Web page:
Figure 1: ‘Hold back’ valve at the outlet of the condenser.

This column deals with head pressure control valves that work in conjunction with one another in cold ambient conditions. They keep the proper condensing pressure at the metering device for proper feeding of the evaporator. My column in the June 4 issue ofThe NEWSwill cover two other low ambient head pressure control valves that have charged domes but more or less serve the same purpose.

The solution to the low head pressure problem is to install a pressure actuated “hold back” valve at the outlet of the condenser (Figures 1 and 2). This valve will throttle shut when the condenser pressure reaches a preset minimum for low ambient conditions. This will allow liquid refrigerant in the condenser to be held back and actually flood portions of the condenser.

This partial flooding will cause some of the condenser to become inactive and to have a smaller internal volume.

Now de­superheating and condensation must take place in a smaller volume condenser. Condensing pressures will rise, thus giving sufficient liquid line pressures and pressure differences across the thermostatic expansion valve (TXV) for normal system operation in the colder ambient.

The valve (Figure 3) is referred to as an ORI (Open on Rise of Inlet) valve. It is an inlet pressure-regulating valve and responds to changes to inlet pressure (condensing pressure) only. A decrease in condensing pressure causes less pressure to act on the bottom of the seat disc. This action throttles the valve more in the closed position and starts to back up liquid refrigerant in the bottom of the condenser.

Soon the head pressure will start to rise from the reduced condenser internal volume. Any increase in inlet (condensing pressure) above the valve setting will tend to open the valve. The condensing pressure is opposed by adjustable spring force acting on top of the seat disc.

Figure 2: Schematic showing positions of head pressure control valves.

Either increasing or decreasing the tension of the spring with a screwdriver or Allen wrench can change the valve setting. Increasing the spring pressure by turning the fitting clockwise will increase the minimum opening pressure of the valve. The outlet pressure of the valve is cancelled out and has no bearing on valve movement.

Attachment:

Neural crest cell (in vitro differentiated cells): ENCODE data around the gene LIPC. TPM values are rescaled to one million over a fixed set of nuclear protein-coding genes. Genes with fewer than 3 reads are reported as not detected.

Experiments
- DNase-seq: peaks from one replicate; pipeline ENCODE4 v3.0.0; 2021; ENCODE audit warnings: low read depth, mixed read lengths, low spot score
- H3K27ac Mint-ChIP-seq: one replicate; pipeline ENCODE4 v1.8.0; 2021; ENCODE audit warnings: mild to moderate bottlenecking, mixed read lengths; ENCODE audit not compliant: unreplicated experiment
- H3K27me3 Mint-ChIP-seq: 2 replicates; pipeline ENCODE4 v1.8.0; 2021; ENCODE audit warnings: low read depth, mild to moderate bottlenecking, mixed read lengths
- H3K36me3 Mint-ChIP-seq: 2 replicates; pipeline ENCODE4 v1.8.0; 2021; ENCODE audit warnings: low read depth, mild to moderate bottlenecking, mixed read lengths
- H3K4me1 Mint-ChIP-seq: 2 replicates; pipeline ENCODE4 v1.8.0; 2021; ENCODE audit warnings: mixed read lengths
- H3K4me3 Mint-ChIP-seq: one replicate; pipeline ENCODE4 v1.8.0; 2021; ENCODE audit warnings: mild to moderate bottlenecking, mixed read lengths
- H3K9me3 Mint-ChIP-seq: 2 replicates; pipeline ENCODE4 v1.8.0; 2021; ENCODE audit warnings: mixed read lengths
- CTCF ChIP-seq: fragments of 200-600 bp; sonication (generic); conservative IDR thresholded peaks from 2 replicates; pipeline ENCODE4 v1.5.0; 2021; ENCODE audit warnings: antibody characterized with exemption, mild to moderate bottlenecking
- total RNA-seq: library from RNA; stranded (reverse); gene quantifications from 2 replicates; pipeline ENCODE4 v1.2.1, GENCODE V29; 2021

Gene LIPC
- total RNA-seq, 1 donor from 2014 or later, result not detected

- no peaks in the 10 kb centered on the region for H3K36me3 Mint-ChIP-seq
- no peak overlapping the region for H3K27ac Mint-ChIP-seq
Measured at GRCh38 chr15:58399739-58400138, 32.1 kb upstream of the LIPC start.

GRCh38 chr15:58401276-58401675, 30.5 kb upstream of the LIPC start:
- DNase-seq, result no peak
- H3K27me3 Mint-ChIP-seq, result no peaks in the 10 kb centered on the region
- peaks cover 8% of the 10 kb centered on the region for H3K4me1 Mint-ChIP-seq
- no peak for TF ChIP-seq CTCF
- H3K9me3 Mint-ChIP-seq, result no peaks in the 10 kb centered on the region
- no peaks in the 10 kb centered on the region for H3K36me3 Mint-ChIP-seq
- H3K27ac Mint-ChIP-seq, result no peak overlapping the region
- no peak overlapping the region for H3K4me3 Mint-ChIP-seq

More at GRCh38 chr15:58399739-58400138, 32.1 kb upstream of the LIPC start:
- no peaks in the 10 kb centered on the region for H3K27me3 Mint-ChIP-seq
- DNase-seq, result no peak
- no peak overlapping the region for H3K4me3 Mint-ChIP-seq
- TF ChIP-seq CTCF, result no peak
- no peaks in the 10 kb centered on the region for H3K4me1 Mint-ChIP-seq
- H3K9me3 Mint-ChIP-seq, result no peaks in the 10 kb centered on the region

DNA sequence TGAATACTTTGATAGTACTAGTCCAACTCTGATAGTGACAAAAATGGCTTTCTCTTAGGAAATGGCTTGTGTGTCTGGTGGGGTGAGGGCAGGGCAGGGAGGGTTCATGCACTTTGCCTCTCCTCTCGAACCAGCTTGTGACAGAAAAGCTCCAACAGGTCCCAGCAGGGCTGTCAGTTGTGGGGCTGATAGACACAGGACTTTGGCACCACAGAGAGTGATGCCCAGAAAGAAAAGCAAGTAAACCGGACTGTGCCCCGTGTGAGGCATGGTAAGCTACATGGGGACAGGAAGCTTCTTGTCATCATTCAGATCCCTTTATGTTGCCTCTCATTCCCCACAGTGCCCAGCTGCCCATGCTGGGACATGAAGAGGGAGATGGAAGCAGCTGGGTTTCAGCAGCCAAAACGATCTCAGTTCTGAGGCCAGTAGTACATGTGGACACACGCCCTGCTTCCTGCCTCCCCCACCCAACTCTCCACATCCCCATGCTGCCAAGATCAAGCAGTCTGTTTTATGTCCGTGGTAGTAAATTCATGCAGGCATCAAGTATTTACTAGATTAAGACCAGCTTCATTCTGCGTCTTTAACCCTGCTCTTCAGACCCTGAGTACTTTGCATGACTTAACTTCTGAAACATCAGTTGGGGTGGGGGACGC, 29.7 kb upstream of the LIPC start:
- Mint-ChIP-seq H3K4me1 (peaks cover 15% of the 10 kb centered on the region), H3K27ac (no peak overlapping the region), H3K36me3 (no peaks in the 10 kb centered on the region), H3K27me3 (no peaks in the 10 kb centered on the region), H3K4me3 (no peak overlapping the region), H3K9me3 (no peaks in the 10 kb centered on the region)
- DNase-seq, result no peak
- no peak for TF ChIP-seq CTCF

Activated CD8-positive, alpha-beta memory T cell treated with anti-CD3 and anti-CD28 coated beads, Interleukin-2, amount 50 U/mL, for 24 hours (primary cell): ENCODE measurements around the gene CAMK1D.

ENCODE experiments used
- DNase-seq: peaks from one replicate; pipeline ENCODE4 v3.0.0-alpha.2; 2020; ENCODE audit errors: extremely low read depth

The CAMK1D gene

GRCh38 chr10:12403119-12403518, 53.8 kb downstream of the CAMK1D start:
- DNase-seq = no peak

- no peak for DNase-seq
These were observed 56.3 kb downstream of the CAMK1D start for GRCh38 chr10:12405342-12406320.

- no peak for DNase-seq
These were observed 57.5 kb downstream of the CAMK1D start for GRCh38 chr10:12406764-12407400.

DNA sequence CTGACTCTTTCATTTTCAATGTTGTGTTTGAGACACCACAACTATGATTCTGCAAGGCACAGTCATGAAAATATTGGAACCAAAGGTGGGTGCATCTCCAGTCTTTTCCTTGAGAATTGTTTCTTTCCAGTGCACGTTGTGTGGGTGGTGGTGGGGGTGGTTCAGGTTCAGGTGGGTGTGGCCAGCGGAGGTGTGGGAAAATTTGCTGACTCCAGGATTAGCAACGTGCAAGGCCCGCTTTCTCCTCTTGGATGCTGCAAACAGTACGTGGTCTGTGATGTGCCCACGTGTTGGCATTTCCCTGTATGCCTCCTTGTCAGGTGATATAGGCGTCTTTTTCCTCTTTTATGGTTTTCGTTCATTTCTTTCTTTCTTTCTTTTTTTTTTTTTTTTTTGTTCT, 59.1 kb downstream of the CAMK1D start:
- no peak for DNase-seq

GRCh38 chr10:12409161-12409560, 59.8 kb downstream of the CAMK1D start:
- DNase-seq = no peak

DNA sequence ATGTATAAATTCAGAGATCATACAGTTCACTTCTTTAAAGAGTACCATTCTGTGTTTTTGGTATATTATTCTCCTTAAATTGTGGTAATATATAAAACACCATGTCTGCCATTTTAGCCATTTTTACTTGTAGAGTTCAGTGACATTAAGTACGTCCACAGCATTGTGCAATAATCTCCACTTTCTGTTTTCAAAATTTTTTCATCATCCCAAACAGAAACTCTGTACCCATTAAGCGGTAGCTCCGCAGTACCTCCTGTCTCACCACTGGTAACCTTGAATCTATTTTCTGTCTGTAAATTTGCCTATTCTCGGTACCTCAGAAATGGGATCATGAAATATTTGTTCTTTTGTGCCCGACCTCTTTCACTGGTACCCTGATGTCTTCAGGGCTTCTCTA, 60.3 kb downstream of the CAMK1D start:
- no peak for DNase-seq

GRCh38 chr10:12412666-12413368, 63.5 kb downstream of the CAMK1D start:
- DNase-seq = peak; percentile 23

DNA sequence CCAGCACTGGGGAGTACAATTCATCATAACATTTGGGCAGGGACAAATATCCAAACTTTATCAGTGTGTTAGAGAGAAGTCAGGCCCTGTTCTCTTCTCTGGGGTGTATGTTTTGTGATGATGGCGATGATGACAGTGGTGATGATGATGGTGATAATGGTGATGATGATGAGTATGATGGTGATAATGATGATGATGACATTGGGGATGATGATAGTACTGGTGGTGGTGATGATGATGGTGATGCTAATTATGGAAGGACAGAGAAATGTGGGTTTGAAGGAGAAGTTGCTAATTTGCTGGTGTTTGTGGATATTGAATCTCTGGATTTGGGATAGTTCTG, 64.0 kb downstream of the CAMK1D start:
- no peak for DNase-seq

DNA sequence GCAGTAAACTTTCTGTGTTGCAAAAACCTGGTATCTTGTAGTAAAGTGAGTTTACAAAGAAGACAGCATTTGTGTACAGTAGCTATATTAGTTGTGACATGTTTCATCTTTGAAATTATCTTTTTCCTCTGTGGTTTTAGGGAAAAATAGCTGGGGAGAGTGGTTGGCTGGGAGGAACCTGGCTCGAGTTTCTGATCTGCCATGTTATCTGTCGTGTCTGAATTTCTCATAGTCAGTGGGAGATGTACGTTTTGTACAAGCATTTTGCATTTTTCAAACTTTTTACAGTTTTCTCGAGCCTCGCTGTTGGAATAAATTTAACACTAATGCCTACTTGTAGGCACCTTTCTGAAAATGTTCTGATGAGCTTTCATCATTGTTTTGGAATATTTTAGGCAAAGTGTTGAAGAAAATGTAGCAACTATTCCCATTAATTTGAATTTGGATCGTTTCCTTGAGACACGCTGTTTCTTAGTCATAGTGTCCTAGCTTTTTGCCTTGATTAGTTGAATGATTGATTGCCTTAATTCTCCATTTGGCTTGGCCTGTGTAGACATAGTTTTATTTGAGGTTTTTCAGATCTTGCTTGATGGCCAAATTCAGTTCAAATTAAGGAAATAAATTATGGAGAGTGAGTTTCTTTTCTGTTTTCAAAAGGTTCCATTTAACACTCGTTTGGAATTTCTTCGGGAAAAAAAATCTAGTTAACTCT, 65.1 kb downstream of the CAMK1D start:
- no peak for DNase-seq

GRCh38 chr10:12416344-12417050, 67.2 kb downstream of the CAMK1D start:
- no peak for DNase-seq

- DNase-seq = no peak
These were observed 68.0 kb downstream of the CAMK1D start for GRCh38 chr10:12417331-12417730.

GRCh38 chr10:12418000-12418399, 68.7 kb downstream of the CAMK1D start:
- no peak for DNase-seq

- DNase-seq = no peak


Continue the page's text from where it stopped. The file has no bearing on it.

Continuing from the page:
This is because the outlet pressure is exerted on top of the bellows and on top of the seat disc simultaneously. Since the effective area of the bellows is equal to the area of the top of the seat disc, the pressures cancel one another and do not affect the valve movement (Figure 3). Only changes in condensing pressure can throttle the valve either opened or closed.

An ORI valve is usually used in conjunction with the ORD (Open on Rise of Differential) valve (Figures 4 and 5). The ORD valve is located between the discharge line and the receiver inlet (Figure 2). It responds to changes in pressure differences across the valve. The ORD valve is thus dependent on the ORI valve for its operation. The ORD valve will bypass hot compressor discharge gas from the compressor to the receiver inlet when it senses a preset determined pressure difference across the valve.

Figure 3: Cutaway of ORI valve.

As the ORI valve senses a drop in condenser pressure and starts to throttle shut, a pressure difference is created across the ORD valve. The pressure difference is created from the reduced flow to the receiver because of the throttling action of the ORI valve.

Once the ORI valve starts to throttle shut, the receiver is still supplying refrigerant to the TXV and its pressure will eventually drop. If the receiver pressure drops too low, its ability to keep feeding the liquid line and TXV’s liquid will diminish. Something has to keep receiver pressure up while the ORI valve is throttling liquid from the condenser. This is when the function of the ORD valve comes into play.

Figure 4: ORD valve.

When the ORD valve senses a factory preset pressure difference of 20 psid, it will start to open and bypass hot compressor discharge gas to the receiver’s inlet. If the pressure difference across the ORD valve ever reaches 30 psi, the valve will be fully open. The hot gas from the compressor that also flows through the ORD valve serves to heat up any cold liquid being throttled through the ORI valve at the receiver’s inlet. This hot gas entering the receiver will also increase the pressure of the receiver and allow it to deliver liquid to the liquid line and TXV when the ORI valve is throttling shut on the outlet of the condenser.

Figure 5: An ORI valve is usually used in conjunction with the ORD valve.

Both the ORI and ORD valve will automatically work in conjunction with one another to maintain proper receiver pressure, regardless of the outside ambient conditions. The ORD valve also acts as a check valve to prevent reverse flow from the receiver to the compressor’s discharge line during the off cycle.

Publication date:05/07/2007